|Publication number||US6566179 B2|
|Application number||US 09/814,390|
|Publication date||May 20, 2003|
|Filing date||Mar 21, 2001|
|Priority date||Mar 23, 2000|
|Also published as||CN1365514A, CN100533664C, EP1214736A1, US20010024866, WO2001071783A1|
|Publication number||09814390, 814390, US 6566179 B2, US 6566179B2, US-B2-6566179, US6566179 B2, US6566179B2|
|Inventors||Darren T. Murley, Michael J. Trainor|
|Original Assignee||Koninklijke Philips Electronics N.V.|
|Export Citation||BiBTeX, EndNote, RefMan|
|Patent Citations (7), Non-Patent Citations (1), Referenced by (19), Classifications (17), Legal Events (9)|
|External Links: USPTO, USPTO Assignment, Espacenet|
1. Field of the Invention
This invention relates to a method of manufacturing a thin film transistor (TFT) having a crystalline semiconductor channel formed from a silicon film having been crystallised using a crystallisation enhancing material (CEM), and to a TFT manufactured using the same. The invention further relates to an active matrix device, especially an active matrix liquid crystal display (AMLCD), comprising a row and column array of active elements wherein each element is associated with such a TFT by connection to corresponding row and column conductors.
2. Description of the Related Art
Conventionally, polysilicon (poly-Si) crystalline silicon films used in TFTs have been manufactured by depositing an amorphous silicon (a-Si) film on an insulating substrate and crystallising the a-Si film by exposing it to a high temperature for a prolonged period of time, typically in excess of 600° C. for up to 24 hours.
As an alternative, U.S. Pat. No. 5,147,826 discloses a lower temperature method of crystallising an a-Si film. The method comprises the steps of depositing a thin film of a CEM such as Nickel on the a-Si film and annealing the films at a temperature below that which would be required to produce crystalline growth in the absence of the CEM. The CEM stimulates crystal growth at temperatures below 600° C. and also provides more rapid crystal growth than would otherwise occur. For example, a typical anneal using the method of U.S. Pat. No. 5,147,826 might be at around 550° C. for 10 hours. This represents an improvement over non-CEM methods for at least two reasons: first, it enables low cost non-alkali glass substrates such as borosilicate to be used which would normally suffer glass compaction and warpage at temperatures of 600° C. or more; and secondly, as the anneal duration is reduced, the manufacturing throughput rate is increased and therefore the associated manufacturing cost may be reduced.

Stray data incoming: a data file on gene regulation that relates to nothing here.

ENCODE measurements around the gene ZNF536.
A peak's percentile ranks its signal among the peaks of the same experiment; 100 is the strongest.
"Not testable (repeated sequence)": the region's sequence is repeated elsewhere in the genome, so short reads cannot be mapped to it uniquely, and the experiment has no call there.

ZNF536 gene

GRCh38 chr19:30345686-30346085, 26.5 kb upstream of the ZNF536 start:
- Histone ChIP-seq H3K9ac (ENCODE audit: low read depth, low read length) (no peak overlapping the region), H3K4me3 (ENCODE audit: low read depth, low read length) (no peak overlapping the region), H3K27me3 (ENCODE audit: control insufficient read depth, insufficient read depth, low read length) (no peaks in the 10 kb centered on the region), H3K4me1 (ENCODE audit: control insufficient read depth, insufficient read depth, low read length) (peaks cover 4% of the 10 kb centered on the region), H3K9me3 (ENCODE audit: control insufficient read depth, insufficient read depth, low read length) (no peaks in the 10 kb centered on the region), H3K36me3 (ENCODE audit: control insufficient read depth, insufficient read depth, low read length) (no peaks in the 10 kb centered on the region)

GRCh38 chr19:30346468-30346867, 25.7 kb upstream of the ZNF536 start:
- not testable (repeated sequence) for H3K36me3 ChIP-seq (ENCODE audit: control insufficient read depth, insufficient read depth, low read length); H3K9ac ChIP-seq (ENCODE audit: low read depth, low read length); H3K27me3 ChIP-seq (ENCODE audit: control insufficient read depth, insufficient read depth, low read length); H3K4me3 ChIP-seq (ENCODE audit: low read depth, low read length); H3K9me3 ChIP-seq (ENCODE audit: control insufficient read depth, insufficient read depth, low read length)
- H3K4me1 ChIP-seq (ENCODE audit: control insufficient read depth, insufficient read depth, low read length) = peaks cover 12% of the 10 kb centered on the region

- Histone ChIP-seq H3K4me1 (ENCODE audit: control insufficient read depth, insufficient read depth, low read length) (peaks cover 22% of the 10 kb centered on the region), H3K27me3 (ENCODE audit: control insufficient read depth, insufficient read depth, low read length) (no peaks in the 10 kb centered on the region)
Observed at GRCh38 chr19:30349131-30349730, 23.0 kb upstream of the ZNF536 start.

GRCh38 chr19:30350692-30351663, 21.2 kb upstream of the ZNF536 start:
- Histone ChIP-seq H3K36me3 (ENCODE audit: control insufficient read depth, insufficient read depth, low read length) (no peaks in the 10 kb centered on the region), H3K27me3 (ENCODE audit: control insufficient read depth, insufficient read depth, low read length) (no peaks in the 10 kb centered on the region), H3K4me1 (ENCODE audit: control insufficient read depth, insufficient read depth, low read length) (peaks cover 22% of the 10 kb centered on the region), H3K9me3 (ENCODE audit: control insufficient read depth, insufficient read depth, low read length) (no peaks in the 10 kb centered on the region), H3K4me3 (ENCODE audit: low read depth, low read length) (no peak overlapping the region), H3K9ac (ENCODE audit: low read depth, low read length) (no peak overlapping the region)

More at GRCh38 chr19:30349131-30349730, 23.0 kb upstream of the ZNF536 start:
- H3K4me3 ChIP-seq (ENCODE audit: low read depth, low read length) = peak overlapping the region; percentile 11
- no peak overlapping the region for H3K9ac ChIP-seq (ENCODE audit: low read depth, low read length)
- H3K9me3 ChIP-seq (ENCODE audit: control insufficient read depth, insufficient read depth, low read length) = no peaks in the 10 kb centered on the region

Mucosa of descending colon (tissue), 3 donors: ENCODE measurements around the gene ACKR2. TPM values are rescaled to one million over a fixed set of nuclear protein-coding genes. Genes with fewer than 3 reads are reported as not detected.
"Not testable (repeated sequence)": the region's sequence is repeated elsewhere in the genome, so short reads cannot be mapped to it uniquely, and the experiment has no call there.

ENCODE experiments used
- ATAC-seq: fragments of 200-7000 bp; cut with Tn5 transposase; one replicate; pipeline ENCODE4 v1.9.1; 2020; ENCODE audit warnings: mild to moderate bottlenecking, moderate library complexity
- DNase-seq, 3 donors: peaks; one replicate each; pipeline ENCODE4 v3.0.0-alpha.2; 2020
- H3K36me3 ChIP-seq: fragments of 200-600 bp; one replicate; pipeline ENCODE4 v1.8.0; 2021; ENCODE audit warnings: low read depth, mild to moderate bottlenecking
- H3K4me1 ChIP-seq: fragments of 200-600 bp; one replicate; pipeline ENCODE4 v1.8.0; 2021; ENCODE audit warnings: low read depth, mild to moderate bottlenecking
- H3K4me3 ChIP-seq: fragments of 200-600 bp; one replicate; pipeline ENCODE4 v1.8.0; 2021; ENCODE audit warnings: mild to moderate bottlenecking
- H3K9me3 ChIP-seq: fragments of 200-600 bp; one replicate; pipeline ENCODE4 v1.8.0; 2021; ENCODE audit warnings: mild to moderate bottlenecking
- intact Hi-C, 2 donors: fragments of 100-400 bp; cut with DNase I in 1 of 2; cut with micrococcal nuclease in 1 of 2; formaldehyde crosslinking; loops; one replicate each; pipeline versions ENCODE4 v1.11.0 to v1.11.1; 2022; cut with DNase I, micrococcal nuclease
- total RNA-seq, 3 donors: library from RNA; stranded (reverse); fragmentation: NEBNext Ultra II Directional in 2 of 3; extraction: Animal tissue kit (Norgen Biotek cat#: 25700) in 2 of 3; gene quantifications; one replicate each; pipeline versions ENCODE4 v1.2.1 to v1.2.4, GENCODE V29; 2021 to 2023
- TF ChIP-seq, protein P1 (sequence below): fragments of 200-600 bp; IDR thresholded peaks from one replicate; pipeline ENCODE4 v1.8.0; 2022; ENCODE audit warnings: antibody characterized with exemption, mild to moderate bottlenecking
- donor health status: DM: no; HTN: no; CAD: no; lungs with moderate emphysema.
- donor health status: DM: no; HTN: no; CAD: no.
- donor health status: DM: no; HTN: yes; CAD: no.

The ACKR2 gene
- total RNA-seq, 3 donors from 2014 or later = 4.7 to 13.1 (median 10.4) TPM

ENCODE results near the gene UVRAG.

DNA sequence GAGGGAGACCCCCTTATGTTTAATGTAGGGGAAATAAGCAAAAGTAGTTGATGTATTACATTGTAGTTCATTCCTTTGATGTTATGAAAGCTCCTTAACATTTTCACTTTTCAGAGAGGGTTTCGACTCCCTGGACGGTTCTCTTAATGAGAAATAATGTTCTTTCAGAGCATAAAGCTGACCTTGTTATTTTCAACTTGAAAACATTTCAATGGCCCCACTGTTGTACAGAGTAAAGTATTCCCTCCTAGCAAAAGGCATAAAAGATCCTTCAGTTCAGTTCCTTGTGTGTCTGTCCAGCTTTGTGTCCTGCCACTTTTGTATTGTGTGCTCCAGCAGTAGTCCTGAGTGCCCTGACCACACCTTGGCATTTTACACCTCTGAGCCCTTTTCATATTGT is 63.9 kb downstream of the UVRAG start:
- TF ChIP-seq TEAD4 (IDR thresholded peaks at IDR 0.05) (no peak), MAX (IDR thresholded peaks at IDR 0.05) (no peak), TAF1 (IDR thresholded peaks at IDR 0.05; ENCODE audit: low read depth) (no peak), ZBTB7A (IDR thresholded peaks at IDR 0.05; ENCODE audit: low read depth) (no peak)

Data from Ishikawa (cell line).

In a further development of this method, U.S. Pat. No. 5,543,352 discloses improving the resultant crystallinity by irradiating the film with a laser light. Without wishing to be bound by any theory, it is believed that the effect of this is to melt the grain boundaries between the highly orientated <111> crystalline silicon grains and to reform them to produce atomically continuous grain boundaries. The resultant crystalline structure has been referred to in the art as continuous grain silicon. Both U.S. Pat. No. 5,147,826 and U.S. Pat. No. 5,543,352 are incorporated hereinafter by reference.
In so far as exposing a-Si to a CEM is concerned, it is known to do this by either applying the CEM to an a-Si film already deposited, or by first depositing the CEM and subsequently depositing the a-Si film thereover. Further known is the direct application of the CEM to the a-Si, for example by sputtering, or application of a CEM as a solute in solution, for example Nickel dissolved in an acetate solution as described in Example 1 of U.S. Pat. No. 5,543,352. In none of the above examples does the application of the CEM provide the TFT with structural support.
From U.S. Pat. No. 5,476,810, it is known to manufacture an electronic device comprising a thin film circuits using a metal foil as a temporary support.
It is an object of the present invention to provide a method of manufacturing a TFT in which application of a CEM used to promote crystallisation may be further used to enhance the structural integrity of the TFT.
Therefore, in accordance with a first aspect of the present invention, there is provided a method of manufacturing a thin film transistor (TFT) comprising source and drain electrodes joined by a semiconductor channel formed from a semiconductor layer, a gate insulating layer and a gate electrode, the method comprises the steps of:
over a supporting substrate, depositing the semiconductor layer and applying a foil comprising a crystallisation enhancing material (CEM); and
heating the semiconductor layer, ideally to a temperature not exceeding 600° C., so as to crystallise the semiconductor layer from regions exposed to the CEM of the foil.
Using this method, the foil can be used to provide the TFT with additional structural integrity. In particular, if the foil is applied first on the supporting substrate and the semiconductor layer deposited thereafter, it may be then possible to remove the TFT structure including foil from the supporting substrate at the interface between the foil and the supporting substrate. The foil may then be optionally replaced with an alternative supporting layer, for example, a flexible plastic layer.